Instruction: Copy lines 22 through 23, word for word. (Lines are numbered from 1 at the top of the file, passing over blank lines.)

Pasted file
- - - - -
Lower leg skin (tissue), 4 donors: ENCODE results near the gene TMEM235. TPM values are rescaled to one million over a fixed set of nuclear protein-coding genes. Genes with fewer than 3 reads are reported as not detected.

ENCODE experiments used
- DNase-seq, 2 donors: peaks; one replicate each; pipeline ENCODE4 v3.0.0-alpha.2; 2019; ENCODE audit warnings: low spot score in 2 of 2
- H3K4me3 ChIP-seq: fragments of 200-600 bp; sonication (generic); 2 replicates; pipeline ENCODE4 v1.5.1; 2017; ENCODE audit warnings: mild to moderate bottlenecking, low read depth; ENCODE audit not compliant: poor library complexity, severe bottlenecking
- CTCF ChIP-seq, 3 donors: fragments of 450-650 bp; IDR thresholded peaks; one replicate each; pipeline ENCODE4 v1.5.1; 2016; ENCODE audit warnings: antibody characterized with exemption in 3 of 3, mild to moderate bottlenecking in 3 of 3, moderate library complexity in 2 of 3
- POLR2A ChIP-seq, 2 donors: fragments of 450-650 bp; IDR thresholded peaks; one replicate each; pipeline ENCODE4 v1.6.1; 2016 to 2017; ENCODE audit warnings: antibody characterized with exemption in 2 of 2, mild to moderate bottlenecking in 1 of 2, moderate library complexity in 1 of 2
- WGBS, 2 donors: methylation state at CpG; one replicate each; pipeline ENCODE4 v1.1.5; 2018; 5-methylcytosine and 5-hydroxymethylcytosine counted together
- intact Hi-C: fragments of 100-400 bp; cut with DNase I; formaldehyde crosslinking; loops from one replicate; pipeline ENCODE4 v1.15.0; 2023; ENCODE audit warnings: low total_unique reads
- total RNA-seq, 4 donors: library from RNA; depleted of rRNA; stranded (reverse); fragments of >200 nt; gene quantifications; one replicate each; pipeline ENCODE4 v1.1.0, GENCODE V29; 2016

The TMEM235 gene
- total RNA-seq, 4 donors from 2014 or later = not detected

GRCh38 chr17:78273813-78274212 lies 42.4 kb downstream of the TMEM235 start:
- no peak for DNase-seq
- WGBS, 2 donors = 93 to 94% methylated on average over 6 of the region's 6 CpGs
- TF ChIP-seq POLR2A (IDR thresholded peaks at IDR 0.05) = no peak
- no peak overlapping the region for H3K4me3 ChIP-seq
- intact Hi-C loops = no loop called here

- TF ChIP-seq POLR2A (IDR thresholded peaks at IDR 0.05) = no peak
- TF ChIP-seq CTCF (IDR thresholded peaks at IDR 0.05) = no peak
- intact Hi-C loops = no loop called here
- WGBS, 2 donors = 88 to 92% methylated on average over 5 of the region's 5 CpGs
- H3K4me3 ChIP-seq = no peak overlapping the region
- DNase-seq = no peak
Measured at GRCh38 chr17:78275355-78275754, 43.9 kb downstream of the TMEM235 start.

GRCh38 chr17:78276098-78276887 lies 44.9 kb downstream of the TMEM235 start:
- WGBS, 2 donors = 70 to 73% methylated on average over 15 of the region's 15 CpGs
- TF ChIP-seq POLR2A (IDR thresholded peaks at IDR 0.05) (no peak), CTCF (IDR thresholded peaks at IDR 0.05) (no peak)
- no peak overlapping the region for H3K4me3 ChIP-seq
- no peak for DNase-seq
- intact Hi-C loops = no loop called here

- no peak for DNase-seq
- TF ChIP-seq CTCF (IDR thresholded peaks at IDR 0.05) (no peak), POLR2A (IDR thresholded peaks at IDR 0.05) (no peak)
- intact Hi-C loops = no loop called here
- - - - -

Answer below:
- H3K4me3 ChIP-seq = no peak overlapping the region
- DNase-seq = no peak